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Then strongly tugg’d, return’d imbru'd with gore,
And on the pile his reeking entrails bore:

The lame Sitophagus oppress’d with pain,
Creeps from the desp’rate dangers of the plain ;
And where the ditches rising weeds supply
To spread their lowly shades beneath the sky,
There lurks the filent Mouse reliev'd from heat,
And safe embow'r'd, avoids the chance of fate.

But here Troxartas, Physignathus there,
Whirl the dire furies of the pointed spear :
But where the foot around its ankle plies,
Troxartas wounds, and Physignathus flies,
Halts to the pool, a safe retreat to find,
And trails a dangling length of leg behind.
The Mouse still urges, still the Frog retires,
And half in anguish of the flight expires.

Then pious ardor young Praffæus brings,
Betwixt the fortunes of contending kings; .
Lank, harmless Frog ! with forces hardly grown,
He darts the reed in combats not his own,


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Which faintly tinkling on Troxartas' shield,
Hangs at the point, and drops upon the field.

Now nobly tow'ring o'er the rest appears
A gallant prince that far transcends his years,
Pride of his fire, and glory of his house,
And more a Mars in combat than a Mouse :
His action bold, robust his ample frame,
And Meridarpax his resounding name.
The warrior singled from the fighting croud,
Boasts the dire honours of his arms aloud ;
Then strutting near the lake, with looks elate,
To all its nations threats approaching fate.
And such his strength, the silver lakes around
Might roll their waters o'er unpeopled ground...
But pow'rful Jove, who shews no less his grace
To Frogs that perish, than to human race,
Felt soft compassion rising in his soul,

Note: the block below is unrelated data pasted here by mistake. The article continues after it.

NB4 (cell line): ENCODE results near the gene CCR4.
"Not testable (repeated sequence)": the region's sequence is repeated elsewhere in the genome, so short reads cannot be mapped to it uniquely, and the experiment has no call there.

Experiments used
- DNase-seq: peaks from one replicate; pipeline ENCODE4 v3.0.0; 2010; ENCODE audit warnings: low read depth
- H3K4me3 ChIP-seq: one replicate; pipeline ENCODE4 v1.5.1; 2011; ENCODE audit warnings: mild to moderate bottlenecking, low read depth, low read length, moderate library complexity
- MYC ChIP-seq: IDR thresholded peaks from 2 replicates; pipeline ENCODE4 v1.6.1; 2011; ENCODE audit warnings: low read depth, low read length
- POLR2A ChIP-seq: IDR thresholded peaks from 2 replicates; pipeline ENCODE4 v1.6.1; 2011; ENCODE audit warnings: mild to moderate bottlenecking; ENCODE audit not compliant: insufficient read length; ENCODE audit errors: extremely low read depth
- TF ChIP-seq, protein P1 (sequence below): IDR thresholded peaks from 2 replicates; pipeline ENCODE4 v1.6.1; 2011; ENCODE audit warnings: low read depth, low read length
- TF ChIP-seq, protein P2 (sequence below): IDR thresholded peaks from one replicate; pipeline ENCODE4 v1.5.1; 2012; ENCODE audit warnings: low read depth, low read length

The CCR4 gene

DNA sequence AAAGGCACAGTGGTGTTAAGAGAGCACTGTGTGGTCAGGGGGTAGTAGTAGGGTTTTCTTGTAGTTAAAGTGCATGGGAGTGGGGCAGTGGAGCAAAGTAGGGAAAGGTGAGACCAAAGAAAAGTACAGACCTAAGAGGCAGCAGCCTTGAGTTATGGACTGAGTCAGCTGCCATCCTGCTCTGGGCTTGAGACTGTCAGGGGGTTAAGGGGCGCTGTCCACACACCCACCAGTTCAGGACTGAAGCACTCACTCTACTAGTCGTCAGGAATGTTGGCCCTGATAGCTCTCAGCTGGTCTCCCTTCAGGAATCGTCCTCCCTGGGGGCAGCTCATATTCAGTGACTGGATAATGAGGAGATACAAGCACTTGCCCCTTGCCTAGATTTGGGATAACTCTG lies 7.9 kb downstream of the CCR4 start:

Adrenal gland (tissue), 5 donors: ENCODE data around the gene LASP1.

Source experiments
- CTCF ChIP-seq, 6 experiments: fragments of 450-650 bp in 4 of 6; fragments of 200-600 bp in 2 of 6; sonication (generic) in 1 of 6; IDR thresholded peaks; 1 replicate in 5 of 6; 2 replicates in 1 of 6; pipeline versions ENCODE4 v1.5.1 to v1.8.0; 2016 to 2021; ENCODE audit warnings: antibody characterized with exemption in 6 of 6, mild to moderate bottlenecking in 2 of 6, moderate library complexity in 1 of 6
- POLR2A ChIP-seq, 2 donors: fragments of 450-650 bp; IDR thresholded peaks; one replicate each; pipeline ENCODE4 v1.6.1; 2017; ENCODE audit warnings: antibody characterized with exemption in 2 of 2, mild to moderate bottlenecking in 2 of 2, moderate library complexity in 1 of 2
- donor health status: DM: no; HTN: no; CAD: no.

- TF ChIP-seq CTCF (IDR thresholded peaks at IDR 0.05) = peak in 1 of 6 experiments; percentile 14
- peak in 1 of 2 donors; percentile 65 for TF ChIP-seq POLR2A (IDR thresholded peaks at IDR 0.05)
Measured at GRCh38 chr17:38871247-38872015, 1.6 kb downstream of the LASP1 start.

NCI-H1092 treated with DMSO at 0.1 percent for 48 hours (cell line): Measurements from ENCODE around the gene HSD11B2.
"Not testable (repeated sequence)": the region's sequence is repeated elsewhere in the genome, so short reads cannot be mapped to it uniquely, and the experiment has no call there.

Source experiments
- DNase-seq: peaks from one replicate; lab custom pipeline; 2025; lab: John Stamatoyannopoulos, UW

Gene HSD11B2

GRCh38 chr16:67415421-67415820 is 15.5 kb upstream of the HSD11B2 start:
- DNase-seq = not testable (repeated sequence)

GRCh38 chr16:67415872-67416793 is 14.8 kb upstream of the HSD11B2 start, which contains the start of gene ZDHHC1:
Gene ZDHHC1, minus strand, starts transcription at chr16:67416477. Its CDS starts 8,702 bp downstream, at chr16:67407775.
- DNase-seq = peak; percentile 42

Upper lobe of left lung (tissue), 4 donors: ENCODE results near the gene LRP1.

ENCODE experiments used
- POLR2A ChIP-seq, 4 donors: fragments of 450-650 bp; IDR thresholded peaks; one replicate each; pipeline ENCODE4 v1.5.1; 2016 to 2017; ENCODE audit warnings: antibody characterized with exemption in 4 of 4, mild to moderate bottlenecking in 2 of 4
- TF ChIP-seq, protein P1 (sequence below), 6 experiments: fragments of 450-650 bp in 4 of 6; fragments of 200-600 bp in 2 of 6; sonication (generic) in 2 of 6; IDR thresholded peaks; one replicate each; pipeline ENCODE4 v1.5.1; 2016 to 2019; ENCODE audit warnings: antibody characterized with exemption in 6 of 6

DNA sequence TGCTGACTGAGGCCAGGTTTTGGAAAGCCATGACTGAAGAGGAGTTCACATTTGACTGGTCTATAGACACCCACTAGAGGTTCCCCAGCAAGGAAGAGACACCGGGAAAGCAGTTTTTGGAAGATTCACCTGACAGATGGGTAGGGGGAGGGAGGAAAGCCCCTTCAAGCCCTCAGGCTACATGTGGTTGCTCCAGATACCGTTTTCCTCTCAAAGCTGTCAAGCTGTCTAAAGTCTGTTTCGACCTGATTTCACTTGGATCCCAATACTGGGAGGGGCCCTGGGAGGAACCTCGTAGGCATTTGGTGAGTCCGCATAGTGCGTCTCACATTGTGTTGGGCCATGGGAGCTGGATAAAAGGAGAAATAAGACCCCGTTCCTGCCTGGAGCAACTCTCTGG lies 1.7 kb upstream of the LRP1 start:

And shook his sacred head, that shook the pole.
Then thus to all the gazing pow’rs began
The fire of Gods, and Frogs, and Mice, and Man.


What feas of blood I view! what worlds of flain !

An Iliad rising from a day's campaign ;
How fierce his jav'lin o'er the trembling lakes
The black-fur’d heroe Meridarpax shakes!
Unless fome fav’ring Deity descend,
Soon will the Frogs loquacious empire end.
Let dreadful Pallas wing'd with pity Ay,
And make her Ægis blaze before his eye:
While Mars refulgent on his ratling car,
Arrests his raging rival of the war.

He ceas'd, reclining with attentive head,
When thus the glorious God of combats said.
Nor Pallas, Jove! tho' Pallas take the field,
With all the terrors of her hissing shield,
Nor Mars himself, tho' Mars in armour bright
Ascend his car, and wheel amidst the fight;
Not these can drive the desp'rate Mouse afar,
Or change the fortunes of the bleeding war.
Let all go forth, all heav’n in arms arise,
Or launch thy own red thunder from the skies.


Such ardent bolts as flew that wond'rous day,
When heaps of Titans mix'd with mountains laygx.
When all the giant-race enormous fell,
And huge Enceladus was hurl'd to hell.

'Twas thus th' armipotent advis'd the Gods,
When from his throne the cloud-compeller nods,
Deep length’ning thunders run from pole to poleg
Olympus trembles as the thunders roll.
Then swift he whirls the brandish'd bolt around;
And headlong darts it at the distant ground ;
The bolt discharg'd inwrap'd with lightning fiesy,
And rends its flaming passage thro' the skies :
Then earth's inhabitants, the nibblers, lake,
And Frogs, the dwellers in the waters, quake.
Yet still the Mice adyance their dread design,
And the last danger threats the croaking line,
'Till Jove that inly mourn'd the loss they bore,
With strange assistants fill’d the frighted shore.

Pour’d from the neighb’ring strand, deform’d to They march, a sudden unexpected crew ! [view,

Strong Strong sutes of armour round their bodies close, Which, like thick anvils, blunt the force of blows;

In wheeling marches turn’d oblique they go ;
With harpy claws their limbs divide below;
Fell Meers the passage to their mouth command ;
From out the field their bones by nature stand ;.
Broad spread their backs, their shining shoulders rise ;
Unnumber'd joints distort their lengthen'd thighs ;
With nervous cords their hands are firmly brac'd ;
Their round black eye-balls in their bosom plac'd ;.
On eight long feet the wond'rous warriors tread;
And either end alike supplies a head.
These, mortal wits to call the Crabs, agree,
The Gods have other names for things than we.

Now were the jointures from their loins depend,
The heroes tails with sev'ring grasps they rend.
Here, short of feet, depriv'd the pow'r to fly,
There, without hands, upon the field they lie.
Wrench'd from their holds, and scatter'd all around,
The bended lances heap the cumber'd ground.


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